Lead in domestic piping

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I have to get answers to all the new questions being asked. Their belief is that the lead is a new problem, and I'm not sure how they determined that

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RBM wrote:

Look at the impellers on the pump. They may very well be crappy brass that is so eroded that it overwhelms the lead filtration system.
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The water tested lead free after the filtration system, then becomes contaminated in the internal piping system

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bet the old test years ago was in error
PEX makes replumbing easy:)
just do the ones you drink
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bet the old test years ago was in error
PEX makes replumbing easy:)
just do the ones you drink
I have a sneaky suspicion that you're correct
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Assuming your test results are what they seem, I'd be looking at the faucets -- especially the one from which the tested water was drawn.
However, I wouldn't overlook the possibility that one of the lab tests produced a false positive (or negative). And I would certainly want independent confirmation before I started replacing a significant amount of piping!
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Gary Player. |

independent agency and lab, for the express purpose of verifying the previous tests, which were done by different people, but used the same lab. Why would you suspect a faucet?
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Pipes don't typically change suddenly. Faucets do. Parts break and come adrift which could potentially expose some metal/material that was not previously in contact with the water.
My current home is around ~20 years old. I've never had to touch any pipes. But several faucets have required some attention over the past 5 years.
Also you have much higher water velocities in a faucet, compared to a clear pipe run. So the potential for lead uptake is probably greater at that point.
And faucets are just plain spooky! Weird things happen with and to and at them ;-) Think water hammer and other fluid dynamics effects.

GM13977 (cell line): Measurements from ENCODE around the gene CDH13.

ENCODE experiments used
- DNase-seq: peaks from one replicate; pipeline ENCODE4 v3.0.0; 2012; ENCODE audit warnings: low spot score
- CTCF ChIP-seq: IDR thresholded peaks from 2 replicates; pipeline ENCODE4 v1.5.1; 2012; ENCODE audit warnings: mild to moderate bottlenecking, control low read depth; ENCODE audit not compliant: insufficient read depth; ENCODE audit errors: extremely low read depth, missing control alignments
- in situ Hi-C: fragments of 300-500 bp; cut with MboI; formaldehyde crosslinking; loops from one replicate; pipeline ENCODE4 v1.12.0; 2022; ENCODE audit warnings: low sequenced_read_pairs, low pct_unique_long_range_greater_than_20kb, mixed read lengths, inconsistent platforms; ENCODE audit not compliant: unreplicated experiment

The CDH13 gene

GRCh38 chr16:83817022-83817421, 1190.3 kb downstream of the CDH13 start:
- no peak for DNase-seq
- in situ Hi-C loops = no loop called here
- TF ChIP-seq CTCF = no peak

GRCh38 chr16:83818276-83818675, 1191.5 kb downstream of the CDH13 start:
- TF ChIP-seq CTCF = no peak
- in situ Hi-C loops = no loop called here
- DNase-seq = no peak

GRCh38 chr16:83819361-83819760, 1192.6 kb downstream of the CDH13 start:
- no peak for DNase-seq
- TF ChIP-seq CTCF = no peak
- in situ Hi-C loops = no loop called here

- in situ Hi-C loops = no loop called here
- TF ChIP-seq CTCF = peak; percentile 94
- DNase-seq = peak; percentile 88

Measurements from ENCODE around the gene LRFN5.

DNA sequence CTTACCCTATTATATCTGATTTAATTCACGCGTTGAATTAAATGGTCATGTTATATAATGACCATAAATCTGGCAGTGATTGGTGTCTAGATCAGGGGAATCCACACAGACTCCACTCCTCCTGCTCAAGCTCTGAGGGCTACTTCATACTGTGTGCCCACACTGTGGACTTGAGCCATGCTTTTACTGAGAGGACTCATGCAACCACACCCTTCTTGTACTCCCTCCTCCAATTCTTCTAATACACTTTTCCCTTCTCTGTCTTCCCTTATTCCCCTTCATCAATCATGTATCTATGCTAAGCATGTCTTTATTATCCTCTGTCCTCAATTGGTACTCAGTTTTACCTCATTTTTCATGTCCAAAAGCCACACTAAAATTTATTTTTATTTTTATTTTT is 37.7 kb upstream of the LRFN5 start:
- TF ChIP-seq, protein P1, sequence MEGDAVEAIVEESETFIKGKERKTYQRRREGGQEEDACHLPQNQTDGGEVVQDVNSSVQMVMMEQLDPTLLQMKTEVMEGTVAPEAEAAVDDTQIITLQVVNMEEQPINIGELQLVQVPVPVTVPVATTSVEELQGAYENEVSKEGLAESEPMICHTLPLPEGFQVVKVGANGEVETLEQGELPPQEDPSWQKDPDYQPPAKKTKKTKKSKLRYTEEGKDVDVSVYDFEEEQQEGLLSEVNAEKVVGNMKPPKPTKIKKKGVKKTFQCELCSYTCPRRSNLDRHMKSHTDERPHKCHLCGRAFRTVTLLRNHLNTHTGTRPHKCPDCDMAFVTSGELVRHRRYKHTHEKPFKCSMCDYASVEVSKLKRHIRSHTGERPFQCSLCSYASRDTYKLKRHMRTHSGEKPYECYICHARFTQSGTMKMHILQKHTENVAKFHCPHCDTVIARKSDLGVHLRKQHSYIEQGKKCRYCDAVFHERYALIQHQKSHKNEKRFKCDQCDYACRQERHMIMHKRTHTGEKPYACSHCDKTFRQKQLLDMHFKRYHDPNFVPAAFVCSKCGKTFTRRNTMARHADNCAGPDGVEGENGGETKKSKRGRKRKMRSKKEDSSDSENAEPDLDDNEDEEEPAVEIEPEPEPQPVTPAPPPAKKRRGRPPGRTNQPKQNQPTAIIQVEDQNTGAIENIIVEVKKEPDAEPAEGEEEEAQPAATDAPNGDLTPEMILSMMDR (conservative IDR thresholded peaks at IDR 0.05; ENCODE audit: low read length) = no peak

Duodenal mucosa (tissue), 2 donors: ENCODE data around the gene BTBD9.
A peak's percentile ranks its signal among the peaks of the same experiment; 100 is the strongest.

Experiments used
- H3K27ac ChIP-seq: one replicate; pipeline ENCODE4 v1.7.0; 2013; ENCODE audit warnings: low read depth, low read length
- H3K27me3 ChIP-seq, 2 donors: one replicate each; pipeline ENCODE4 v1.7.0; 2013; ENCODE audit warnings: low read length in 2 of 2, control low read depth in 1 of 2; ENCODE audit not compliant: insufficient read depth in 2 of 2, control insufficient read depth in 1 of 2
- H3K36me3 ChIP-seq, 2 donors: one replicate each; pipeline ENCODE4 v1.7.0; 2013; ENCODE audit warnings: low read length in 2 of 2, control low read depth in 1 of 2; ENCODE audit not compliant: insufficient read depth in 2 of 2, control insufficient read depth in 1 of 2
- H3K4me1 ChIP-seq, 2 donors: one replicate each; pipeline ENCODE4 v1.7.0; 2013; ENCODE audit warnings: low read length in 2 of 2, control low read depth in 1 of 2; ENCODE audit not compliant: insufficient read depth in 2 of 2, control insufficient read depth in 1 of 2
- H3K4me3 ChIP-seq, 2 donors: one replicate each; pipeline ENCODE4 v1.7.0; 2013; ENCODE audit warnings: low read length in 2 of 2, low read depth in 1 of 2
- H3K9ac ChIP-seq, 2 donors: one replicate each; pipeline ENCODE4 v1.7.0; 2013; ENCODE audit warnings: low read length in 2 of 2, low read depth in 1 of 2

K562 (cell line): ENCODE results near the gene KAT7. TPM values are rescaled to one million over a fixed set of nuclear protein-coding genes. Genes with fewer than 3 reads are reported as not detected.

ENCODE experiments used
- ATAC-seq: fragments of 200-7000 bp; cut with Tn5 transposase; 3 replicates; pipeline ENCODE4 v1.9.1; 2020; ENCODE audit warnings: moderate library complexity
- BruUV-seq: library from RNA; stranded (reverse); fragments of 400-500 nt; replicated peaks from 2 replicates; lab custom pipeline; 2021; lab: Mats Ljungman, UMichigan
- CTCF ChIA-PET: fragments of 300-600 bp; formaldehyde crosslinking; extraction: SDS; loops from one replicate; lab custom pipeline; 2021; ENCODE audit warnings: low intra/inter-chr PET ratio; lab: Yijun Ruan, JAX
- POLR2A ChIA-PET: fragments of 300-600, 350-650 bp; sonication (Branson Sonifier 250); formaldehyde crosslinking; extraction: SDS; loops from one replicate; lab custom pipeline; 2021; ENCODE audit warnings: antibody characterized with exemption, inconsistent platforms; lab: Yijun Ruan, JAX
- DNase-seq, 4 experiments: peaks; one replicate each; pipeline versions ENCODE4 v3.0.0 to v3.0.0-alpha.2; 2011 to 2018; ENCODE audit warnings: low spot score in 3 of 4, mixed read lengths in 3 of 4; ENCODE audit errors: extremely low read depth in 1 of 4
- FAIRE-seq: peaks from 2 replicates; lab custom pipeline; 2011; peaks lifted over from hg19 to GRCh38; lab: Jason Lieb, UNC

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RBM wrote:

Ah, okay. Get a mess of these test kits for $5.00 each - each kit is good for four tests.
(Amazon.com product link shortened)
They won't quantify the results, only whether significant lead is present. Then test each water outlet.
You may be able to pinpoint the source of the contamination. Heck, it might turn out that only a single faucet is the culprit!
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Why not first instal a filter at a sink so there is no health issue, I have used Everpure for years, Airlines, our military, maybe McDonalds and Coke use it, years ago in my filter buying research Shacklee also had one with impressive ratings. Mine single cartrige Everpure is about 15 years old and cartriges last years for us and no leaks yet. Maybe Chinese brass is the issue? Power to ground should be easy for you to test. But I bet you have found a new Chinese health issue, Lead.
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In all likelihood, he doesn't have any gooseneck, lead or otherwise, out at the street -- unless you think his well is in the street.
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wrote:

Oops, I didn't see the word "well", oh well. Well, then it seems like he probably doesn't have a gooseneck.
But re-reading his post, he is filtering out lead from his well. So the first question would be "is the filter working". The second thought would be that the pH has changed and therefore the lead is leaching from deposits built up over the years before he put in the filter.
Yep, no gooseneck, only pitless adapter. The tests reveal that the filters are removing the lead from the water, but then it shows up again at the faucets. I'll certainly check on the ph
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wrote:

IIRC, acid water causes lead to leach, which is why you are not supposed to put wine into lead-crystal decanters.
Just out of curiosity, are you using the same lead test at the filter as you are using at the sink? If not, you should check before the filter and after the filter to see if the filter is doing its job.
Otherwise, you have to figure out what changed since your last lead- free reading.
Finally, you should probably check for lead at each and every faucet. If the are all the same, that means one thing. If its only one faucet, that means something else completely.
Also make sure your equipment isn't contaminated. See if there's any lead-paint dust, etc. on it. It's probably a good idea to order different testing materials, too, to see if that's causing a false- positive. Also test something you know is lead-free like distilled water from the store.
I think what you describe is exactly what is being done. They are currently waiting on the third, independent set of tests, to verify the first two
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How recently have you checked the water just before and just after the filter????
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wrote:

How recently have you checked the water just before and just after the filter????
I believe these tests were done in the past few weeks
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